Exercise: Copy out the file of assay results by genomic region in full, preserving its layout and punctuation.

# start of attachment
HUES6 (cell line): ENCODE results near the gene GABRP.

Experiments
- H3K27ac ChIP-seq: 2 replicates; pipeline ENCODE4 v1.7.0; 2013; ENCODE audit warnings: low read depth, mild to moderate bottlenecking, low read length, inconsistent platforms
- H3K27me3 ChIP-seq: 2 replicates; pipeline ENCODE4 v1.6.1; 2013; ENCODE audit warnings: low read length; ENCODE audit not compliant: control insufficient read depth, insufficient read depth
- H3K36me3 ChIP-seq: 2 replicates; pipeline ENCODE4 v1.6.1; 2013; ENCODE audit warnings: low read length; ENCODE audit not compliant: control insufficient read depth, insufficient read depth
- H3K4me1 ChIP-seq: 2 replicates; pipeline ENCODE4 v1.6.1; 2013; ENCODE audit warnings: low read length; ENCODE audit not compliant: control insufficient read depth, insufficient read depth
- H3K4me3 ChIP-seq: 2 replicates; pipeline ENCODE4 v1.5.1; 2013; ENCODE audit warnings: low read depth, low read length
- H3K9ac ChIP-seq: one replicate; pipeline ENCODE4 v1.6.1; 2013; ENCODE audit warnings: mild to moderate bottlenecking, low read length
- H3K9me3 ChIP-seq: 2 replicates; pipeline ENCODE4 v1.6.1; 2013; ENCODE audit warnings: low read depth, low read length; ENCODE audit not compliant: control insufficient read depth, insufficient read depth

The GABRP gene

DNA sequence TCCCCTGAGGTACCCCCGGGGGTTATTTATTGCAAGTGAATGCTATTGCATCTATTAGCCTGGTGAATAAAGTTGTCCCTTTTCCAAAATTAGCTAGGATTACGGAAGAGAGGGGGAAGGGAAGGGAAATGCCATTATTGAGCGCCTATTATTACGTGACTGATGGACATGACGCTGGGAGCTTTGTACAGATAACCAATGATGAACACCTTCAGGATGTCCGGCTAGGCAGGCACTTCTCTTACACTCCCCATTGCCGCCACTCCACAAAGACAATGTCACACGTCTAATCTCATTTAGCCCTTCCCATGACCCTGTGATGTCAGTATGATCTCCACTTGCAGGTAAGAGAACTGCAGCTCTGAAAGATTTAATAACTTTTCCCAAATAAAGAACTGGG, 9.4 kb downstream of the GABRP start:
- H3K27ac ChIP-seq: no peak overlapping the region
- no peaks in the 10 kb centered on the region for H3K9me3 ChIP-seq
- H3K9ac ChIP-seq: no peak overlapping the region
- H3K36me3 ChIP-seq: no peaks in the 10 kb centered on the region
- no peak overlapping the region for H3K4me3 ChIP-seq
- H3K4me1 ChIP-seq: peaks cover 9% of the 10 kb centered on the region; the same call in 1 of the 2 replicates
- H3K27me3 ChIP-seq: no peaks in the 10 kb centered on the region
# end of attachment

HUES6 (cell line): ENCODE results near the gene GABRP.

Experiments
- H3K27ac ChIP-seq: 2 replicates; pipeline ENCODE4 v1.7.0; 2013; ENCODE audit warnings: low read depth, mild to moderate bottlenecking, low read length, inconsistent platforms
- H3K27me3 ChIP-seq: 2 replicates; pipeline ENCODE4 v1.6.1; 2013; ENCODE audit warnings: low read length; ENCODE audit not compliant: control insufficient read depth, insufficient read depth
- H3K36me3 ChIP-seq: 2 replicates; pipeline ENCODE4 v1.6.1; 2013; ENCODE audit warnings: low read length; ENCODE audit not compliant: control insufficient read depth, insufficient read depth
- H3K4me1 ChIP-seq: 2 replicates; pipeline ENCODE4 v1.6.1; 2013; ENCODE audit warnings: low read length; ENCODE audit not compliant: control insufficient read depth, insufficient read depth
- H3K4me3 ChIP-seq: 2 replicates; pipeline ENCODE4 v1.5.1; 2013; ENCODE audit warnings: low read depth, low read length
- H3K9ac ChIP-seq: one replicate; pipeline ENCODE4 v1.6.1; 2013; ENCODE audit warnings: mild to moderate bottlenecking, low read length
- H3K9me3 ChIP-seq: 2 replicates; pipeline ENCODE4 v1.6.1; 2013; ENCODE audit warnings: low read depth, low read length; ENCODE audit not compliant: control insufficient read depth, insufficient read depth

The GABRP gene

DNA sequence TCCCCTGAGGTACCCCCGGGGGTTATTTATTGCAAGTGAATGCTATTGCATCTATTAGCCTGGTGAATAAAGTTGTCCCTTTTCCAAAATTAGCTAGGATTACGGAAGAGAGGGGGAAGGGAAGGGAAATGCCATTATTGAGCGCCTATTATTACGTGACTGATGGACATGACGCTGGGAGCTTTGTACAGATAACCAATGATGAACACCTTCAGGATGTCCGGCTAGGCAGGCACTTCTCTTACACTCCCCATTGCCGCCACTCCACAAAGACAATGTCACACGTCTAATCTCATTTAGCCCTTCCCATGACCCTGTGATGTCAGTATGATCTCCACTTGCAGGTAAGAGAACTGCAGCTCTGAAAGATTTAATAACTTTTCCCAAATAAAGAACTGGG, 9.4 kb downstream of the GABRP start:
- H3K27ac ChIP-seq: no peak overlapping the region
- no peaks in the 10 kb centered on the region for H3K9me3 ChIP-seq
- H3K9ac ChIP-seq: no peak overlapping the region
- H3K36me3 ChIP-seq: no peaks in the 10 kb centered on the region
- no peak overlapping the region for H3K4me3 ChIP-seq
- H3K4me1 ChIP-seq: peaks cover 9% of the 10 kb centered on the region; the same call in 1 of the 2 replicates
- H3K27me3 ChIP-seq: no peaks in the 10 kb centered on the region